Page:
“What really knocks me out is a book that, when you’re all done reading it, you wish the author that wrote it was a terrific friend of yours and you could call him up on the phone whenever you felt like it. That doesn’t happen much, though.”
J.D. Salinger, The Catcher in the Rye
When you publish a book, you get a lot of advice. Some of it is good. The smart people in charge told me I need to occasionally include book-y stuff in my blog. They must know what they are talking about because we sold out on Amazon in two countries the first week of release, so this is me doing my book post duty. (More copies are on the way, for those of you who were waiting to order, link at the bottom of the page.)
If you were hoping for my usual grief and bereavement content today, visit this post about my favorite grief books.
Books are my friends
I’ve been a bookworm as long as I can remember. I used to hide in my bedroom closet with a book and a flashlight, so my mom wouldn’t find me and force me outside to play in the sunshine with the other kids. My first job was at the local public library, where I’d get in trouble for spending more time reading than restocking the books on the shelves. In my travels, I’ve learned to adjust to Audible and Kindle versions, but there is nothing better than the feel of turning the pages of a book.
When you announce you’ve released your first novel (Heart of a Kingdom, in case you missed that part), you get asked who your favorite authors are. Like a parent, I can’t have just one favorite. I do, however, have a shortlist of authors I turn to for inspiration.
Even if you don’t know her personal story, she’s the Queen of creating your own magic and the master of the Twitter clap back. How can you not love JK Rowling? I’ve read the Harry Potter books more times than I can count. Watching the movies together with D became our thing. The night before he died, even though he was in a coma, we watched the entire series start to finish. I bawled through the whole thing, knowing it was the last time we’d watch it together. I love the way she creates strong female characters that are a perfect counterbalance to the strong male characters. Neither outshines the other, but you can’t have one without the other. And the magic! The magic speaks to my soul.
It may sound pretentious to say these days, but if you look back to when it was written, he (or she?) was the bawdy bard. His plays are funny and down-to-earth and address life in all its complexities. Shakespeare was my major author at university, and I make the pilgrimage to Stratford-Upon-Avon and the Old Globe every time I visit England.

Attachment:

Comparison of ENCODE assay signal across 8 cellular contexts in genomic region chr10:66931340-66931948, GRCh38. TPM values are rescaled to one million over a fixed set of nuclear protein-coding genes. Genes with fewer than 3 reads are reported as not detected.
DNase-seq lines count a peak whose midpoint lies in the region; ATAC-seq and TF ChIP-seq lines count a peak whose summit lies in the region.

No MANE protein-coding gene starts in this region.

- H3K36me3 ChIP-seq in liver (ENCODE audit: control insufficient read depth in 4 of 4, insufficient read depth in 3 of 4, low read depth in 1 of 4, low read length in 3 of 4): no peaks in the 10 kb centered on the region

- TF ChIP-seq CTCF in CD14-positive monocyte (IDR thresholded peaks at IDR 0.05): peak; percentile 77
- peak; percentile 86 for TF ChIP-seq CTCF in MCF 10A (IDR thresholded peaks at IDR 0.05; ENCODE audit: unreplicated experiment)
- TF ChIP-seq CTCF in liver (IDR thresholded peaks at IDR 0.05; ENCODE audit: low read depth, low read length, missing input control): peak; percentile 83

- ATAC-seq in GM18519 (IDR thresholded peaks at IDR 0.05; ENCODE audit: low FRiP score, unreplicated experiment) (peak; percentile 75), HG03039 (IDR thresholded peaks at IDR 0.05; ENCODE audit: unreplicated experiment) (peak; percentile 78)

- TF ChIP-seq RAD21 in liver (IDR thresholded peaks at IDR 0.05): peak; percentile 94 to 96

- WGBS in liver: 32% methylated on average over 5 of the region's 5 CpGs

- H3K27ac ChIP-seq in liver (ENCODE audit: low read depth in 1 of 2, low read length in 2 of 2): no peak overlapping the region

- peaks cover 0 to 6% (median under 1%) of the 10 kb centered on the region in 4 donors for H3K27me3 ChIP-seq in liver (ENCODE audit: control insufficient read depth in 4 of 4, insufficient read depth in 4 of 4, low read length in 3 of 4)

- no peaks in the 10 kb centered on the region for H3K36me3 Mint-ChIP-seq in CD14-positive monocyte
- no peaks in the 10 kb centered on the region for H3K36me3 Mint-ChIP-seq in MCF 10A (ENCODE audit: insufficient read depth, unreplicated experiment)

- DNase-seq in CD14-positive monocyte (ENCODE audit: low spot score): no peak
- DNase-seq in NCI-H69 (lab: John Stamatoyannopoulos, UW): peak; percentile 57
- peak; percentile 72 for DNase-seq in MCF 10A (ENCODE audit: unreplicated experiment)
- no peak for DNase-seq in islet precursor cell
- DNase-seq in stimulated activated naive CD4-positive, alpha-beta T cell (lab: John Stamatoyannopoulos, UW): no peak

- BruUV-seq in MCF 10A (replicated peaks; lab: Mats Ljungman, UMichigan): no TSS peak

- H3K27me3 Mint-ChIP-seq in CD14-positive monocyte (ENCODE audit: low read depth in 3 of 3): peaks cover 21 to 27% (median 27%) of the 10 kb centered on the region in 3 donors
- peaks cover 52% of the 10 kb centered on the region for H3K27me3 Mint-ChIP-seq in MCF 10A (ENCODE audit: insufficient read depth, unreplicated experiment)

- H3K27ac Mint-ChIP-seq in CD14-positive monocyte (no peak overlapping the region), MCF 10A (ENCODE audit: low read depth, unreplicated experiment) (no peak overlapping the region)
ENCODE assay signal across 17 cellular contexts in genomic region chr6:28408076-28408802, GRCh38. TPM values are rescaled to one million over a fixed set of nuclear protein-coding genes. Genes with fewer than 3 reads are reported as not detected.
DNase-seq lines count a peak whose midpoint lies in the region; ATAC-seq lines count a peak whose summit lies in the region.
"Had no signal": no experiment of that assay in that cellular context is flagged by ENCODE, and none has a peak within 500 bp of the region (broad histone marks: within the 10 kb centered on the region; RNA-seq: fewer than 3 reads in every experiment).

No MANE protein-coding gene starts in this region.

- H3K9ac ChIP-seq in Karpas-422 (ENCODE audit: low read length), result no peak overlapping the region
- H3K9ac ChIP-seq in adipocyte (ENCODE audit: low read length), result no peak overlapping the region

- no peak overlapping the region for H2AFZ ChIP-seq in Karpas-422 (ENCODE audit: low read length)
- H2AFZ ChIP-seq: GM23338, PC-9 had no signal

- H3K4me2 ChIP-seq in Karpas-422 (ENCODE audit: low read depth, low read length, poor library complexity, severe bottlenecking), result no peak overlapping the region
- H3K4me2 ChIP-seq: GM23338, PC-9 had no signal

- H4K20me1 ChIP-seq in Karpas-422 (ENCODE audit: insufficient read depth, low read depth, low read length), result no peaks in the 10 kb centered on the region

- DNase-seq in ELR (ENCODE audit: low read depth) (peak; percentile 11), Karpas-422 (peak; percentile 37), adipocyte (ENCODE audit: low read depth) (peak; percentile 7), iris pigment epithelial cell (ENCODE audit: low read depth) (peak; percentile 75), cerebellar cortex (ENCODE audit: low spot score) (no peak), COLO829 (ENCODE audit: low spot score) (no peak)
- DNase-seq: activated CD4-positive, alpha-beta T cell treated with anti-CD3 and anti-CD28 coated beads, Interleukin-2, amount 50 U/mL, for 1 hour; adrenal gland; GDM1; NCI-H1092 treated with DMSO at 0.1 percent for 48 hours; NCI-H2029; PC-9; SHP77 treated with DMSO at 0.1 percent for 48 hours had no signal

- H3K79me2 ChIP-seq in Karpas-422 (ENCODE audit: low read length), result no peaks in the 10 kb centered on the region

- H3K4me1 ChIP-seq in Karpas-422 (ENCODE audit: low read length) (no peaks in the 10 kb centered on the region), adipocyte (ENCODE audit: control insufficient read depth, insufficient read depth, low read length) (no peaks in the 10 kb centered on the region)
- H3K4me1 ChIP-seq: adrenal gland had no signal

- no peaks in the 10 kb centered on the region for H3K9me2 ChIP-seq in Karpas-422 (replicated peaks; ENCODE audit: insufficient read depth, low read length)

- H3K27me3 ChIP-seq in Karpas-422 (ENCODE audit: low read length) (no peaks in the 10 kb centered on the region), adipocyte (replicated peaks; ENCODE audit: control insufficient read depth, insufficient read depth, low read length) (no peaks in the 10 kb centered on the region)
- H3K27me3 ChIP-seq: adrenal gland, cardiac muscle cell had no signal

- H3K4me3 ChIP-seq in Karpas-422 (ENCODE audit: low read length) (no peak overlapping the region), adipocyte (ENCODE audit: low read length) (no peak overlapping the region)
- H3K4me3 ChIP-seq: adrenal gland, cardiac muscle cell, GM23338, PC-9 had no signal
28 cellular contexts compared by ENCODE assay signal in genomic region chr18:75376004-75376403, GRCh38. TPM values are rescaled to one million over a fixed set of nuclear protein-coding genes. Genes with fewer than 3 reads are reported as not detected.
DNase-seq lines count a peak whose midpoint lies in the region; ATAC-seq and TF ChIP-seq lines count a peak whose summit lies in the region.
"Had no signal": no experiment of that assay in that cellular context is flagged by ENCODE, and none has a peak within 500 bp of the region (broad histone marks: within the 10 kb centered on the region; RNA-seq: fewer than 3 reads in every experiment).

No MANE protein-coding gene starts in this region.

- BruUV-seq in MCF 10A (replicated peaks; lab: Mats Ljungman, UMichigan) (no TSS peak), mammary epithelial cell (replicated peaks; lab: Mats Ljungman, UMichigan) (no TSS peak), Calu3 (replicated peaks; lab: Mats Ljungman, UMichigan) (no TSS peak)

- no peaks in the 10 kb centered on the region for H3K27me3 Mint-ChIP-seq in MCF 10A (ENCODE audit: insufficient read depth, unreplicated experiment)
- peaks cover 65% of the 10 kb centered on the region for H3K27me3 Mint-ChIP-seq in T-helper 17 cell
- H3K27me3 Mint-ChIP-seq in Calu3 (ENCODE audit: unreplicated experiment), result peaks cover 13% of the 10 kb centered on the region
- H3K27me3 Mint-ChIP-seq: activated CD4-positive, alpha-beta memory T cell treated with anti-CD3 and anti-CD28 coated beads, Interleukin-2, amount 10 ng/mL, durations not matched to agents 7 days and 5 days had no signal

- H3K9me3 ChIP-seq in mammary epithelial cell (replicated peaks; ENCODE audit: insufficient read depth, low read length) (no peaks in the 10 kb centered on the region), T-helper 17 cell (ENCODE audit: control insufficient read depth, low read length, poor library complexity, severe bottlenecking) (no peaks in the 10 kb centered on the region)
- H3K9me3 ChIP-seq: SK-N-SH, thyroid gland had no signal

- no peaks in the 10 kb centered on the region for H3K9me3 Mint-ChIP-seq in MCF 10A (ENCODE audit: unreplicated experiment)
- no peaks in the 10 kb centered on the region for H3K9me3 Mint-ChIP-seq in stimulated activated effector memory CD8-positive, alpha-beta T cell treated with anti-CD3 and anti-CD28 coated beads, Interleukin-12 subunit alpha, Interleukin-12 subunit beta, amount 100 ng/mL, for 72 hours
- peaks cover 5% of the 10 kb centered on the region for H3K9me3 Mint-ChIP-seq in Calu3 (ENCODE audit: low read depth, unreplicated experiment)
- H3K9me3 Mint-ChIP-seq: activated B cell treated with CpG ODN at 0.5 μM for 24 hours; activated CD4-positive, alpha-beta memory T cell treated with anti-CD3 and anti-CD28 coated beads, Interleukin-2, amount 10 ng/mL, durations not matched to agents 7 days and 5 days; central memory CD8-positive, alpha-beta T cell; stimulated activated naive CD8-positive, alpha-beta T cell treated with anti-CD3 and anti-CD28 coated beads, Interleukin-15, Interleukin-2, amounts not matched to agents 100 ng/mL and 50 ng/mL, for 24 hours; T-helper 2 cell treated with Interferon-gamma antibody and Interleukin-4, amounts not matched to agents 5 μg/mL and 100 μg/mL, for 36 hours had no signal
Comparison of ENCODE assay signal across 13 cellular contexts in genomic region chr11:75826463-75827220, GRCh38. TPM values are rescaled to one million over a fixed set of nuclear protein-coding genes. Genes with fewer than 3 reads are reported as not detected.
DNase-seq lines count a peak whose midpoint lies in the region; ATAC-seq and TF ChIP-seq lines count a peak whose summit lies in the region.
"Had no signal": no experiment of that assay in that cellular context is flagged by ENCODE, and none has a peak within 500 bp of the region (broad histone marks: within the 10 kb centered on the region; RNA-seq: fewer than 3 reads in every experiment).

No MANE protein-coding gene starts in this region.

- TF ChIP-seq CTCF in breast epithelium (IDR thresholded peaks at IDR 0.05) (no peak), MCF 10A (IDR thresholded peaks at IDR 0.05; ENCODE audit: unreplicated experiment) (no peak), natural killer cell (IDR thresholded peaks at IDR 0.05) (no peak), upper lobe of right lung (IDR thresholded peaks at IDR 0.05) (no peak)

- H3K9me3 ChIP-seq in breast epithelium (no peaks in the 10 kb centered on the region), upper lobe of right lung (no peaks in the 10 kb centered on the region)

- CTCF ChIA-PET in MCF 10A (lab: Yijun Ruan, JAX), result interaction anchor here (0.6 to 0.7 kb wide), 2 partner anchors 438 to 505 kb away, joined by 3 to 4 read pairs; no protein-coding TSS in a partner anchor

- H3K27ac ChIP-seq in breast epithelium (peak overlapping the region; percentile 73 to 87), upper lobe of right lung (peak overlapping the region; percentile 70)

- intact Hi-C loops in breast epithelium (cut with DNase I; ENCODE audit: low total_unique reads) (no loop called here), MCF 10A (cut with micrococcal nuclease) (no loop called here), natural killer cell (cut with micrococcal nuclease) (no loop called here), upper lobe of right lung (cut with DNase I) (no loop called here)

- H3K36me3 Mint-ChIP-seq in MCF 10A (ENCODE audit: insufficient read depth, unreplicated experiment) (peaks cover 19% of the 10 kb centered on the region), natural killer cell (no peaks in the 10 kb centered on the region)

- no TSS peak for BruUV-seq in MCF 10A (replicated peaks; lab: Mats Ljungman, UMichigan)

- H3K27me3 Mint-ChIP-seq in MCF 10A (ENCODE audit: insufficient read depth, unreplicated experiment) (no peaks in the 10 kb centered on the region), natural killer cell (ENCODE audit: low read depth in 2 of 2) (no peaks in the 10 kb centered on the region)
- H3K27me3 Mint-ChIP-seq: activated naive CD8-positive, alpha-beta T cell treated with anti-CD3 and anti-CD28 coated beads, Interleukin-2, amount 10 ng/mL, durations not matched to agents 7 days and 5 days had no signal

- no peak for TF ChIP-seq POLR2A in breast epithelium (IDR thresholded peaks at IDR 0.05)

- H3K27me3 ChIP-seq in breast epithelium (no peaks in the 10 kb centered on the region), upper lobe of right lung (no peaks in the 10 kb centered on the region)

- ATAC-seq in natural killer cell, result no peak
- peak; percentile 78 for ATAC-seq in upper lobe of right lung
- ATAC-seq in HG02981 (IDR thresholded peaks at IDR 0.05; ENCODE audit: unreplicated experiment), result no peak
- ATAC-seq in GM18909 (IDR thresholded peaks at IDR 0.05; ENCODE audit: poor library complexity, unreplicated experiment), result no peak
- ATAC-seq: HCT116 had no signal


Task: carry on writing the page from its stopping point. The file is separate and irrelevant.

Random aside: Once upon a time, I’d picked out Shakespeare as a middle name for my future daughter. The ex put the kibosh on that, but that’s how much of a fangirl I was. True story.
I’ve had a crush on Neil since I was at university and first encountered the Sandman and Death series. Since then, I’ve read everything I can get my hands on. I even love listening to him narrate his writings on audio books. The author’s words in their own voice? That’s powerful stuff. The way he forces us to examine established ideals of right and wrong, good and evil, light and dark, is brilliant. His writing is the closest you can get to watching a painter paint, reveling in each brushstroke as the masterpiece comes together.
I used a Toni Morrison quote to announce the pre-release of my first novel. Her death was announced the next day, and it crushed me. I discovered her work when I was at university. Her writing depicted such strong female characters, who not only survived, they defiantly flipped adversity the bird. They were real, raw, and beautiful; Sula, Margaret Garner, all of them. I thought of them often as I wrote the character of Libby, being careful not to gloss over the pain and suffering that was essential to her growth and development, but not letting her be limited to that dimension either.
Who are your favorite authors? Drop me a line in the comments below.
The Wandering Widow
Live Now. Dream Big. Love Fierce.